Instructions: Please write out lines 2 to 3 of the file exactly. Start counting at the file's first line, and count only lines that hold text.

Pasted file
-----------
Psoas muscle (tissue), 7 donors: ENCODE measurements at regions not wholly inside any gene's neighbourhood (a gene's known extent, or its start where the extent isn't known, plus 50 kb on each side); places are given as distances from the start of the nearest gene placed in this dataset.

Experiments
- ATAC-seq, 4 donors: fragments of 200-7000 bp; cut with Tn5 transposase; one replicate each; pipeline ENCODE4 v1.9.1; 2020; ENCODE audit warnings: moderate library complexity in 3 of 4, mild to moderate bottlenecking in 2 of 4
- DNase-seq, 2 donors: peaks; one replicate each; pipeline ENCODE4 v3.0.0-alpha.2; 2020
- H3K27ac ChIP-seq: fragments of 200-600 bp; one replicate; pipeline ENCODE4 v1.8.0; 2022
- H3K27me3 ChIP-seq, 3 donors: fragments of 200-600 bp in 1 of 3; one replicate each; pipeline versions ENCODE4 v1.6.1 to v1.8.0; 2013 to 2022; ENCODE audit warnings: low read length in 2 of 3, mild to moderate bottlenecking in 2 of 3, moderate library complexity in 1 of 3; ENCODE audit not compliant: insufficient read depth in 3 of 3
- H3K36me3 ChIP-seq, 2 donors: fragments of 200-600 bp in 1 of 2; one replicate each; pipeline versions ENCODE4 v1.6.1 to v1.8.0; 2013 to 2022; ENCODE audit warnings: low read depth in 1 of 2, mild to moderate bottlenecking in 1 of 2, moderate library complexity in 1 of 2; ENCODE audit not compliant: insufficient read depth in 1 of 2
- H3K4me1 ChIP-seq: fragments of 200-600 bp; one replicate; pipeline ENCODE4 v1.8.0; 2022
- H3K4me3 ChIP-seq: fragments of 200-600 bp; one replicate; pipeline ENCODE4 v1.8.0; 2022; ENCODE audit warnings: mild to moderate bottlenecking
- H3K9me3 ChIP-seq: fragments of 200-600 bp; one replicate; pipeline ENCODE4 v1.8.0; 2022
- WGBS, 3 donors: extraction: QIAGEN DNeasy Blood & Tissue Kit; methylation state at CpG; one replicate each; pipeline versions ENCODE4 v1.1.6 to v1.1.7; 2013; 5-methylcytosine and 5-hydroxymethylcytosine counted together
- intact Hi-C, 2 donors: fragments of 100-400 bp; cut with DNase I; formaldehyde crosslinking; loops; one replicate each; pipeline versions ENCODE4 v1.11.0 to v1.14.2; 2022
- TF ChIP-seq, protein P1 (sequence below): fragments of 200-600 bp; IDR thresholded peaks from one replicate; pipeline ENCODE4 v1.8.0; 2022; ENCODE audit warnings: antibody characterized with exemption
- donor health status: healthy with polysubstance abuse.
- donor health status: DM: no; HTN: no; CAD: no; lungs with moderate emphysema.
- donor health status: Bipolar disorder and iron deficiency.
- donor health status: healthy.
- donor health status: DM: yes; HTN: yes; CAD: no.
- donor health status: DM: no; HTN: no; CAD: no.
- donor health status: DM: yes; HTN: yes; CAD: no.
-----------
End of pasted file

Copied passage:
Experiments
- ATAC-seq, 4 donors: fragments of 200-7000 bp; cut with Tn5 transposase; one replicate each; pipeline ENCODE4 v1.9.1; 2020; ENCODE audit warnings: moderate library complexity in 3 of 4, mild to moderate bottlenecking in 2 of 4